Does Intermittent Fasting Work and Is It Safe?
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In 2016, World Health Organization (WHO) reported that more than 1.9 billion people in the world were overweight and over 650 million people were obese which has tripled in number since 1975. Also, obesity is a known risk factor for many metabolic disorders like coronary heart disease, malignancies, osteoarthritis and respiratory disorders. A systematic review of the four studies discussed showed that intermittent fasting was effective for short-term weight loss. However, there was increased variability in our included studies, ranging from 16 to 334 participants with a follow-up period ranging from three weeks to 104 weeks ( Galani C, Schneider H., 2007). Baseline characteristics of the study population were also different in terms of body mass index which included normal weight subjects, overweight and obese subjects. Mode of interventions was also different for each individual study. A systematic review by Davis et al. found that dietary plans had significant weight loss in intermittent fasting groups. Seimon et al. in his systematic review found that intermittent fasting diet was as effective as daily restriction of calories both for short and long-term interventions. Most common issues with continuous calorie restriction diet are that restriction of food continuously is a trigger for higher hunger and additional eating. In these situations, ADF is a better solution which might be an optimal solution so that people can eat in their usual ways on non-fast days. This also depends on the type of the ADF used which minimizes the fatigue associated with continuous calorie restriction.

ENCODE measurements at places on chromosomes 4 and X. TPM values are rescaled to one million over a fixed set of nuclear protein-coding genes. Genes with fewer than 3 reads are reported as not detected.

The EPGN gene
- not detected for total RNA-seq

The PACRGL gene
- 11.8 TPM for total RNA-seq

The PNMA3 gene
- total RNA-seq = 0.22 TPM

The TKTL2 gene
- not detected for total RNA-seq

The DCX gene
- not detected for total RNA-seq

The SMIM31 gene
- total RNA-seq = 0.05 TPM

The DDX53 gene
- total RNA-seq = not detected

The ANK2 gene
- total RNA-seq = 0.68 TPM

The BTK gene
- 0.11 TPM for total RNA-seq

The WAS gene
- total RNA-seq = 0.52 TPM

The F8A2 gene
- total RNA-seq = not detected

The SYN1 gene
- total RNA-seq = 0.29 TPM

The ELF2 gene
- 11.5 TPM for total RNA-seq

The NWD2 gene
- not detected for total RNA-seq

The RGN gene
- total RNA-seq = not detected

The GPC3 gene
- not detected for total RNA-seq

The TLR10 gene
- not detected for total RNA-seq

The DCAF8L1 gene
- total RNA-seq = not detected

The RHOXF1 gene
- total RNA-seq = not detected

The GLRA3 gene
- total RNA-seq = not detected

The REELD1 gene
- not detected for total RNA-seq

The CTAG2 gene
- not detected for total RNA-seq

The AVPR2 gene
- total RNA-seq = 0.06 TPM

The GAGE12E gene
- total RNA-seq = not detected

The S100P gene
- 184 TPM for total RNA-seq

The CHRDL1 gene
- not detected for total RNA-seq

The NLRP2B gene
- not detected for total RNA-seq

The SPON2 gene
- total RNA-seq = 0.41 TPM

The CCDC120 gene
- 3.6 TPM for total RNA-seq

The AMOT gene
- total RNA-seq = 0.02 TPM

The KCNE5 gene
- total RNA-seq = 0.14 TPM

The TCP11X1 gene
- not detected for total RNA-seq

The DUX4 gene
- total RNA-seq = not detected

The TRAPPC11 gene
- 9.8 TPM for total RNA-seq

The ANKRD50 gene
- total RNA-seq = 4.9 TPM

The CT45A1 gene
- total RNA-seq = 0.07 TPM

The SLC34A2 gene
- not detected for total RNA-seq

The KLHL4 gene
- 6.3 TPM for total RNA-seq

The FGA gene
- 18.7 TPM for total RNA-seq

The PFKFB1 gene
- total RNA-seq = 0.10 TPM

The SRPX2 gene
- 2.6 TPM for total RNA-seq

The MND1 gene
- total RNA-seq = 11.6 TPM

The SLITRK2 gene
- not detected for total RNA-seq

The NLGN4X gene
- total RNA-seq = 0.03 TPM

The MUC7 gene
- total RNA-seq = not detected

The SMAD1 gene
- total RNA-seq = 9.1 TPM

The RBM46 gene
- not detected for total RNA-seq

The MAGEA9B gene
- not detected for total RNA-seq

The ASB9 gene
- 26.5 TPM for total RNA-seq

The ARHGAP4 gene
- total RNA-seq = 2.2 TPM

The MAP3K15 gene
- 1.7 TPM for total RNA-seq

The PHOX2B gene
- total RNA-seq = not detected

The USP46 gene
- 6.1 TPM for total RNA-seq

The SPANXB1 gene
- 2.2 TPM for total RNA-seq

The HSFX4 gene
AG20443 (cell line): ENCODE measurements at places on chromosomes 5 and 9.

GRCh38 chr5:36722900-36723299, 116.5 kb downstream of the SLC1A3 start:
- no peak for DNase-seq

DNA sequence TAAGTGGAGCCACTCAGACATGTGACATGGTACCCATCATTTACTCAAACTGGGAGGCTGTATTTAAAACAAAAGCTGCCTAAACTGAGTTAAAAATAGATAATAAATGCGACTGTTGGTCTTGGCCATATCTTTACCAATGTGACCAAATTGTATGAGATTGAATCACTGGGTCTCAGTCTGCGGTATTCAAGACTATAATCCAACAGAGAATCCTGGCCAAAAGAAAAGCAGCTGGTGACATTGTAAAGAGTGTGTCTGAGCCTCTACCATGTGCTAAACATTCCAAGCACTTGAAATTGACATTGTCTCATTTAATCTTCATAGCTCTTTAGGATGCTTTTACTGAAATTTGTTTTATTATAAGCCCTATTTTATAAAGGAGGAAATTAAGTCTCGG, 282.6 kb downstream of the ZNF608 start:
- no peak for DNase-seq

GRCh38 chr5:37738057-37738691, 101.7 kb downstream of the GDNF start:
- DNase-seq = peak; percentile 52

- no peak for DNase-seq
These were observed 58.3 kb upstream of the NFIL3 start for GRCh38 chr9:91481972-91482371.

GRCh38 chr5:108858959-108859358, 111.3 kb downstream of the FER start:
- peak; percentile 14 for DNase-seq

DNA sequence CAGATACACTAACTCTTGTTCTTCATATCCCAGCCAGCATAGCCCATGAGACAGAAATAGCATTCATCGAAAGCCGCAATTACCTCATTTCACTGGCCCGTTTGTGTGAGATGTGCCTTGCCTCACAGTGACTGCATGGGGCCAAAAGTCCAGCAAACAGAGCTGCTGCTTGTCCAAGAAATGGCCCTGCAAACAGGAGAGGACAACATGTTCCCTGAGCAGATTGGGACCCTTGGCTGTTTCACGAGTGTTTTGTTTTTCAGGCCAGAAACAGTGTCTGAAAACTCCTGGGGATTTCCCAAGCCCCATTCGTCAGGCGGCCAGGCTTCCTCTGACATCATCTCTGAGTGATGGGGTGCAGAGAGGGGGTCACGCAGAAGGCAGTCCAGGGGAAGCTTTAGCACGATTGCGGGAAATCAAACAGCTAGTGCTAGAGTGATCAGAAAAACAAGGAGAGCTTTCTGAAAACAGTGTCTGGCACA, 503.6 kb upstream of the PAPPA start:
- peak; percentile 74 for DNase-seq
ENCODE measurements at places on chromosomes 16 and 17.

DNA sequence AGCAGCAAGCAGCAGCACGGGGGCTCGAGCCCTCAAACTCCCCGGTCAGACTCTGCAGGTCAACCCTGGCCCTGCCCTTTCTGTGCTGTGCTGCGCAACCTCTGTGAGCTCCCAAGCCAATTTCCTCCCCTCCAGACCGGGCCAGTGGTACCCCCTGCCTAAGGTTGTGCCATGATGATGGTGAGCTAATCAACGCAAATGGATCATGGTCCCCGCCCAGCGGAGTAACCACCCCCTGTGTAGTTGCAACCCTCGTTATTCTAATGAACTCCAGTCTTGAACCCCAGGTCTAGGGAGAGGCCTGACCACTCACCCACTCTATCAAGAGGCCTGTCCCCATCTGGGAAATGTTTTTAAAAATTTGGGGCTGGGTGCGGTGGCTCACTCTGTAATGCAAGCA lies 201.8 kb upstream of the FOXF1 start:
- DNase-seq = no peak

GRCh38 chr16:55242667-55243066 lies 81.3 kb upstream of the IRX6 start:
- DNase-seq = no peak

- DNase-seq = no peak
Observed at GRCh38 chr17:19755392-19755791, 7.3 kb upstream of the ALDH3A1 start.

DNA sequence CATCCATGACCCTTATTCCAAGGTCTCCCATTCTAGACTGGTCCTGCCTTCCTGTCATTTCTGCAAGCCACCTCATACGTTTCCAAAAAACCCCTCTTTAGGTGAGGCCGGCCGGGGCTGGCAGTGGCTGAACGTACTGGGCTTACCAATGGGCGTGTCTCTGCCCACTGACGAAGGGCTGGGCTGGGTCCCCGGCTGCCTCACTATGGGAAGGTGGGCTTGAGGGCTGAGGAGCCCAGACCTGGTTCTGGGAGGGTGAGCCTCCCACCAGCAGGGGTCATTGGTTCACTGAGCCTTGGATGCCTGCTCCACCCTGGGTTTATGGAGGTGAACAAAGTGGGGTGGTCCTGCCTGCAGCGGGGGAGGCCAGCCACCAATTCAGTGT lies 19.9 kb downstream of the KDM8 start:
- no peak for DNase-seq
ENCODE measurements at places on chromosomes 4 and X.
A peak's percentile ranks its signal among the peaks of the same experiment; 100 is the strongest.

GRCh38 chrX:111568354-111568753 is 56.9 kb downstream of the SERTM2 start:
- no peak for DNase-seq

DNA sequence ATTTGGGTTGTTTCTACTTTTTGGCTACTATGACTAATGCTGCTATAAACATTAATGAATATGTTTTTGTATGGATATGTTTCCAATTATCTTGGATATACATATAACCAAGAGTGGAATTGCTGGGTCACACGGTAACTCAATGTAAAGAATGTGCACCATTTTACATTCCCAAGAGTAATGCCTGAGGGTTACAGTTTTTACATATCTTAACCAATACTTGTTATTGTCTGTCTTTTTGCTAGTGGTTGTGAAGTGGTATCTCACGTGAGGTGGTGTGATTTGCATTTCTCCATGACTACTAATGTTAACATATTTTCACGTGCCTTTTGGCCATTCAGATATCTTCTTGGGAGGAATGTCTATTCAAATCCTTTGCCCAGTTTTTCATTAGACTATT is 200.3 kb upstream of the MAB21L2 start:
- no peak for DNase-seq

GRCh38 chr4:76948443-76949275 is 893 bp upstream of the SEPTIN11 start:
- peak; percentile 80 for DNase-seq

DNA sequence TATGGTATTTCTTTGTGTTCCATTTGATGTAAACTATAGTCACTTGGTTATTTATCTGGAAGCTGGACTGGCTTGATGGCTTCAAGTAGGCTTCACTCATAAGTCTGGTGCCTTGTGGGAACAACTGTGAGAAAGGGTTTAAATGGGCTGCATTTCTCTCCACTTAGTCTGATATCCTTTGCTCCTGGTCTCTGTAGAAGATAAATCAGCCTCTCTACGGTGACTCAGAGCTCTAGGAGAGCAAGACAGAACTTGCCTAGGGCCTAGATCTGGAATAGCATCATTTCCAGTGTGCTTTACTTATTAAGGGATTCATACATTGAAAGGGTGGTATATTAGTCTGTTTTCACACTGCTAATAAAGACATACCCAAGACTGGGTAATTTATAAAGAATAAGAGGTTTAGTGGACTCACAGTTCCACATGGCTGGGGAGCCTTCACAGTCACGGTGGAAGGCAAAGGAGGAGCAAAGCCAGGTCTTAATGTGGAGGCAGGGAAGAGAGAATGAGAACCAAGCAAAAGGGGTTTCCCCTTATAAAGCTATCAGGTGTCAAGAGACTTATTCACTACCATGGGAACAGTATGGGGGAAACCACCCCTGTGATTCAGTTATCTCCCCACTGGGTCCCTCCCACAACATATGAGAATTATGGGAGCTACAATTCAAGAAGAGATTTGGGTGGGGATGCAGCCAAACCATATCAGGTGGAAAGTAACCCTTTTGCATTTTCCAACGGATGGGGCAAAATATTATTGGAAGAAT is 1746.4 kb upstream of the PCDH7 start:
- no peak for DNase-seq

For example, patients are required to fast for 8–12 hours before blood draws to achieve steady-state fasting levels for many metabolic substrates. Therefore the important clinical and scientific question is whether adoption of a regular intermittent fasting regimen is a feasible and sustainable population-based strategy for promoting metabolic health. In addition, research is needed to test whether these regimens can complement or replace energy restriction and if so, whether they support long-term weight management.
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Alternate day fasting for weight loss in normal weight and overweight subjects: a randomized controlled trial. Varady KA, Bhutani S, Klempel MC, et al. Nutr J. 2013;12:146.
Alternate day fasting and endurance exercise combine to reduce body weight and favorably alter plasma lipids in obese humans. Bhutani S, Klempel MC, Kroeger CM, Trepanowski JF, Varady KA. Obesity (Silver Spring) 2013